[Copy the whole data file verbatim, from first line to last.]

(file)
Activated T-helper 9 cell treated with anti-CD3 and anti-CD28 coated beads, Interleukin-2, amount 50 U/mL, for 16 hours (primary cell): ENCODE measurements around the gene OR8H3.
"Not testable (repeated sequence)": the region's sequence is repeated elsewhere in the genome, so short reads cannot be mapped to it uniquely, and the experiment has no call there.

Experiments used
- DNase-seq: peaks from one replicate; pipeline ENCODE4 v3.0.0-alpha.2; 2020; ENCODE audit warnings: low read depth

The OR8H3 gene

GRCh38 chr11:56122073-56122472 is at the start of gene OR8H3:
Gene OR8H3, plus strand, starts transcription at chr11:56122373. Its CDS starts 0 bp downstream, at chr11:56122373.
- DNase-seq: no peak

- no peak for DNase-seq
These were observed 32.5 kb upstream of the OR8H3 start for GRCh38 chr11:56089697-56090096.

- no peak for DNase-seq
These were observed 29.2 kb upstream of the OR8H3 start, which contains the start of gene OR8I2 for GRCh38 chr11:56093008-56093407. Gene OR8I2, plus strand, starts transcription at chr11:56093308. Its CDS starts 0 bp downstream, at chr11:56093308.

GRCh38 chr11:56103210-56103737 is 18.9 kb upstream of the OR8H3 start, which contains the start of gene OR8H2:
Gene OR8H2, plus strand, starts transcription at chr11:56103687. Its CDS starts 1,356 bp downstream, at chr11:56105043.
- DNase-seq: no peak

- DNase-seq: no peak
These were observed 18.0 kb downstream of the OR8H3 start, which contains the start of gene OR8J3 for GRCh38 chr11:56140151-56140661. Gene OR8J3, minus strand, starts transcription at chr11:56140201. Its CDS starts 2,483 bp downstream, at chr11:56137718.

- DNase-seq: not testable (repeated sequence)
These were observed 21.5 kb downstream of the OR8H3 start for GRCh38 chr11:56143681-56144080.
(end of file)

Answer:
Activated T-helper 9 cell treated with anti-CD3 and anti-CD28 coated beads, Interleukin-2, amount 50 U/mL, for 16 hours (primary cell): ENCODE measurements around the gene OR8H3.
"Not testable (repeated sequence)": the region's sequence is repeated elsewhere in the genome, so short reads cannot be mapped to it uniquely, and the experiment has no call there.

Experiments used
- DNase-seq: peaks from one replicate; pipeline ENCODE4 v3.0.0-alpha.2; 2020; ENCODE audit warnings: low read depth

The OR8H3 gene

GRCh38 chr11:56122073-56122472 is at the start of gene OR8H3:
Gene OR8H3, plus strand, starts transcription at chr11:56122373. Its CDS starts 0 bp downstream, at chr11:56122373.
- DNase-seq: no peak

- no peak for DNase-seq
These were observed 32.5 kb upstream of the OR8H3 start for GRCh38 chr11:56089697-56090096.

- no peak for DNase-seq
These were observed 29.2 kb upstream of the OR8H3 start, which contains the start of gene OR8I2 for GRCh38 chr11:56093008-56093407. Gene OR8I2, plus strand, starts transcription at chr11:56093308. Its CDS starts 0 bp downstream, at chr11:56093308.

GRCh38 chr11:56103210-56103737 is 18.9 kb upstream of the OR8H3 start, which contains the start of gene OR8H2:
Gene OR8H2, plus strand, starts transcription at chr11:56103687. Its CDS starts 1,356 bp downstream, at chr11:56105043.
- DNase-seq: no peak

- DNase-seq: no peak
These were observed 18.0 kb downstream of the OR8H3 start, which contains the start of gene OR8J3 for GRCh38 chr11:56140151-56140661. Gene OR8J3, minus strand, starts transcription at chr11:56140201. Its CDS starts 2,483 bp downstream, at chr11:56137718.

- DNase-seq: not testable (repeated sequence)
These were observed 21.5 kb downstream of the OR8H3 start for GRCh38 chr11:56143681-56144080.